According to the Centre for Mental Health and Addiction, “Stress is a normal response to situational pressures or demands and is part of everyday life. Stress is the body’s response to a real or perceived threat. However, chronic stress can lead to mental health problems and medical issues, according to CAMH. We know how impactful stress is and the associated stress hormones effects every cell in the body, so managing problematic or chronic stress is important. This article identifies what stress is and how we treat it.
The Evolution of Stress
1000s of years ago, our stress or fight/flight reaction enabled us to worry about our next meal, or where we might find shelter or avoid that saber tooth tiger. However, in our current Western world, most of the threats we face today aren’t something that we can fight or run away from. These threats are usually problems we have to work through.
Stress can be positive. It can motivate us to take action and solve challenges we face. The stress of an impeding deadline might motivate us to reach out to work colleagues for assistance; the stress of an upcoming medical test might motivate us to focus more on some exercise. Stress can also be unhelpful. We can get overwhelmed and unable to deal with or focus on or manage the challenges we are facing. Our body can begin to show symptoms of this stress and affect our thinking processes, our emotional wellbeing and our physical health.
Stress is unavoidable; however there are many strategies to reduce the effect of stress on our emotional wellbeing and physical health. Taking action is the first step. There are many different strategies or ways to treat stress. Its helpful to remember that these strategies also take continued effort at implementing. What we practice grows stronger and managing stress is a practice. Similar to exercise for the body, these strategies exercise your brain!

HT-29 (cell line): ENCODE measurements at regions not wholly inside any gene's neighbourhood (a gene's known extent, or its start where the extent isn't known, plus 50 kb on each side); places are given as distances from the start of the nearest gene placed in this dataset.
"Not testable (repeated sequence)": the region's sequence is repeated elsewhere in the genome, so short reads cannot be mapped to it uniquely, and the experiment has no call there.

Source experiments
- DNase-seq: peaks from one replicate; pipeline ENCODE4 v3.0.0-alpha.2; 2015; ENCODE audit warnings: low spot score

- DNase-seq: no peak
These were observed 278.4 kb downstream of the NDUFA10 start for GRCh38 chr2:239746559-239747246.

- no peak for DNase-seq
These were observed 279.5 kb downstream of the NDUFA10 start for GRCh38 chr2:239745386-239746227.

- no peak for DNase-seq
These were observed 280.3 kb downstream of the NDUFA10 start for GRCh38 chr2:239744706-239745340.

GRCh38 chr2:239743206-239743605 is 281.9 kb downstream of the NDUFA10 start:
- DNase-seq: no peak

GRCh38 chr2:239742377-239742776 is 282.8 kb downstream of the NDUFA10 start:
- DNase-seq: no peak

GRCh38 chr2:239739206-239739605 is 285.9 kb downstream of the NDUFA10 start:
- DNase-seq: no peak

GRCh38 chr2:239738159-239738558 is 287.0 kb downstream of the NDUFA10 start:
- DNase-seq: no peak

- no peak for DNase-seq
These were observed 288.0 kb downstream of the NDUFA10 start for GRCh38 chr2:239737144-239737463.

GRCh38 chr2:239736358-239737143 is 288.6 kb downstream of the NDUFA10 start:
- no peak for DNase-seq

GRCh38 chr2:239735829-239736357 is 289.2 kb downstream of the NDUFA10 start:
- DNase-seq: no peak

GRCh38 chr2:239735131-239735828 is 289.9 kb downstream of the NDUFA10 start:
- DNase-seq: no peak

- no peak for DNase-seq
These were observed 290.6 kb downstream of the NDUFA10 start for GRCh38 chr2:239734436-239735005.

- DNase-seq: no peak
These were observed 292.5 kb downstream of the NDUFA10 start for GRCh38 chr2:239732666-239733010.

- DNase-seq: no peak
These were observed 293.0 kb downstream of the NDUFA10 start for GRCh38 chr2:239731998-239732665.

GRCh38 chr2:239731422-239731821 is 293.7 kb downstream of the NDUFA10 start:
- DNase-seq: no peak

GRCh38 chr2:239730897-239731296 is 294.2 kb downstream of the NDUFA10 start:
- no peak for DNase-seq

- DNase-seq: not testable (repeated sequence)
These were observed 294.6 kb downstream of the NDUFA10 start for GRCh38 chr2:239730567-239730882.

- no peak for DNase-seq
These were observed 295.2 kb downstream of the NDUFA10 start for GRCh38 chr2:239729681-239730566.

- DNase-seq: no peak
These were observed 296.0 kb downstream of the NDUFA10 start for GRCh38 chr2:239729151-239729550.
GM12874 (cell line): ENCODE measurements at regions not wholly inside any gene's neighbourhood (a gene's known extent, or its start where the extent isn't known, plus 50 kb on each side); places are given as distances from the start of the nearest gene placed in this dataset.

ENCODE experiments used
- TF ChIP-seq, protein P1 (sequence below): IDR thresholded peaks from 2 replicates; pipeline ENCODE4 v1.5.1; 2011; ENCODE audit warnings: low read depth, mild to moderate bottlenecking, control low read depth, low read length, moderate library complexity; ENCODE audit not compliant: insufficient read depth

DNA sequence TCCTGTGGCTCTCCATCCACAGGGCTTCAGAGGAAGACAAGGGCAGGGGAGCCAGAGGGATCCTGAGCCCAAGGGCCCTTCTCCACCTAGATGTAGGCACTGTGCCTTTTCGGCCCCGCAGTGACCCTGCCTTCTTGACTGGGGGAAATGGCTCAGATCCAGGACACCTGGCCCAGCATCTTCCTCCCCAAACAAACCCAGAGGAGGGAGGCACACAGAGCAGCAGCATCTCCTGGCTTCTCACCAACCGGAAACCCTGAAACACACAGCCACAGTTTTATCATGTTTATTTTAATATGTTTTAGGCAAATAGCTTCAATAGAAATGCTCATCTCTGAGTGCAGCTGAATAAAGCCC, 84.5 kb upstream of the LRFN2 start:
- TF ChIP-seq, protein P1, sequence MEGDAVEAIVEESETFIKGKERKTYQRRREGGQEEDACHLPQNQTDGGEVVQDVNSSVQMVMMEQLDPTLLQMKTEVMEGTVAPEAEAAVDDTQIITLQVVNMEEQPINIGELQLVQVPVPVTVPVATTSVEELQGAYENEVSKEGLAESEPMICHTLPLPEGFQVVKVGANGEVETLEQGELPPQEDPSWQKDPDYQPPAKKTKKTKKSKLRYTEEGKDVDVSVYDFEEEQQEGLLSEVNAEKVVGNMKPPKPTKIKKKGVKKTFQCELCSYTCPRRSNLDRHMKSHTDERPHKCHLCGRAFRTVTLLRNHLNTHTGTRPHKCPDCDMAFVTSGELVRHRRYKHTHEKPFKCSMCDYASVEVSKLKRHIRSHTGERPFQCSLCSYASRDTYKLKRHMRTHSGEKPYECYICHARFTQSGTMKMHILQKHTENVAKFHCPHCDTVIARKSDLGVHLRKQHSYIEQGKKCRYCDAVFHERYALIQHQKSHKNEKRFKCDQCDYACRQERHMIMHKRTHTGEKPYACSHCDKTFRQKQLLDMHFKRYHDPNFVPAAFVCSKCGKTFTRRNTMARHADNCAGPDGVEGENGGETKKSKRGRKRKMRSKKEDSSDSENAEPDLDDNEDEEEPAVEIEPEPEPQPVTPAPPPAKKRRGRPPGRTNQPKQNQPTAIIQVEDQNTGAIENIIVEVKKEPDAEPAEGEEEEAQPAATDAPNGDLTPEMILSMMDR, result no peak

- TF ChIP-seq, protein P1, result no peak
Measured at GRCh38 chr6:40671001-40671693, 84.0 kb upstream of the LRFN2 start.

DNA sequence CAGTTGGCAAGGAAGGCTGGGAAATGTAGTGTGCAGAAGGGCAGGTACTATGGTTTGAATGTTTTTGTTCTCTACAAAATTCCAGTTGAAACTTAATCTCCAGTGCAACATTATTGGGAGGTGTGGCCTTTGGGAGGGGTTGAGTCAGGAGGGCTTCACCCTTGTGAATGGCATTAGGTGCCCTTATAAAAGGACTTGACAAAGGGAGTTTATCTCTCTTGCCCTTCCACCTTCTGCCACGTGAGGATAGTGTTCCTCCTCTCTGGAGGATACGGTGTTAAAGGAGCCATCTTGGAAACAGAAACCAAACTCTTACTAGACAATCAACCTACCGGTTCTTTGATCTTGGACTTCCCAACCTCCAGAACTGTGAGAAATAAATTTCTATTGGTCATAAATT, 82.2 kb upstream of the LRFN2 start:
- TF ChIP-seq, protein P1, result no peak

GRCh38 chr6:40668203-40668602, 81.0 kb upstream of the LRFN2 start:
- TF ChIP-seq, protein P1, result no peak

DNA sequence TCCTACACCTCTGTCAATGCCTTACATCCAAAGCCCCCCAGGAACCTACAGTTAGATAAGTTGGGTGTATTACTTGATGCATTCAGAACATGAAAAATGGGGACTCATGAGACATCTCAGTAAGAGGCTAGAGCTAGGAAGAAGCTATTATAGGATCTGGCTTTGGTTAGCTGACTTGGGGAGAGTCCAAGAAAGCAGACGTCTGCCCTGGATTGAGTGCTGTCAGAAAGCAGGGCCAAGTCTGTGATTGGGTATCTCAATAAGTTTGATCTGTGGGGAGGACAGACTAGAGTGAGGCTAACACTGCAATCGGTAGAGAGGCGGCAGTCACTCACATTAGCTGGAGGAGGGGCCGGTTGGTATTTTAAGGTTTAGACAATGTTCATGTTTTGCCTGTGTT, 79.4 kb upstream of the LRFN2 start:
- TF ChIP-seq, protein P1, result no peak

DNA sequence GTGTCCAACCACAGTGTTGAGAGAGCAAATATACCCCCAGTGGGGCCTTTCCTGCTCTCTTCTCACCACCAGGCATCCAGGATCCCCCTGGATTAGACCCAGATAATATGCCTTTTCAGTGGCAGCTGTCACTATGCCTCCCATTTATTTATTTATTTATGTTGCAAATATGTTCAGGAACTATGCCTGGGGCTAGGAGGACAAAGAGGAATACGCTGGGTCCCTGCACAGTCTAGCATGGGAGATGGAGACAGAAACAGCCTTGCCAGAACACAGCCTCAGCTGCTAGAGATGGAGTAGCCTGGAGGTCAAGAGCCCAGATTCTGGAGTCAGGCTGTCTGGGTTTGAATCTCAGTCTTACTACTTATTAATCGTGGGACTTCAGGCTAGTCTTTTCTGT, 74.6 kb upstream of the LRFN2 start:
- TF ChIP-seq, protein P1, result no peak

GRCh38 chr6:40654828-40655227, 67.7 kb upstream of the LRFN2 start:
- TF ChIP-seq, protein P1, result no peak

How Can We Treat Stress?
Taking action is the first step. There are many different strategies or ways to treat stress. Its helpful to remember that these strategies also take continued effort at implementing. What we practice grows stronger and managing stress is a practice. Similar to exercise for the body, these strategies exercise your brain!
Ways to treat stress:
- Identify the problem
- Solve problems as they come up
- Talk about your problems
- Simplify your life
- Learn helpful thinking strategies
- Learn about stress management
- Start on the inside
- Get active
- Do something you enjoy
Check out your Stress index at What’s Your Stress Index? - CMHA National.
If you want support to develop a way to manage or treat the stress in your life, contact Julie at Absolute Health & Wellness.
Interested in learning more?
Learn About Our Multi-Disciplinary Approach to Mental Health!
Learn More About Stress
About the Author - Julie Watts
Julie Watts is a Registered Social Worker obtaining her Master's in Social Work with Wilfrid Laurier University. Julie is also a graduate of the University of Toronto Foundations in Mindfulness Meditation program and most recently completed the Science of Happiness at Berkeley University. She has completed various yoga training courses.
Julie has over 20 years of experience in the social services sector. Her scope of work has included child welfare, domestic violence, youth and adult justice, community health and anti-poverty work.
As a private practitioner, Julie uses various modalities including Cognitive Behaviour Therapy, Positive Psychology, Attachment, Trauma-Informed practice and Solution-Focused narrative therapy; Julie uses a person-centred approach to facilitate healing and growth.
Julie has found that almost every person she has supported has wanted to feel better in the their life. Julie is excited to join Absolute Health & Wellness and help YOU move from languishing to flourishing!
To book in please call us at (519) 442-2206 or click here.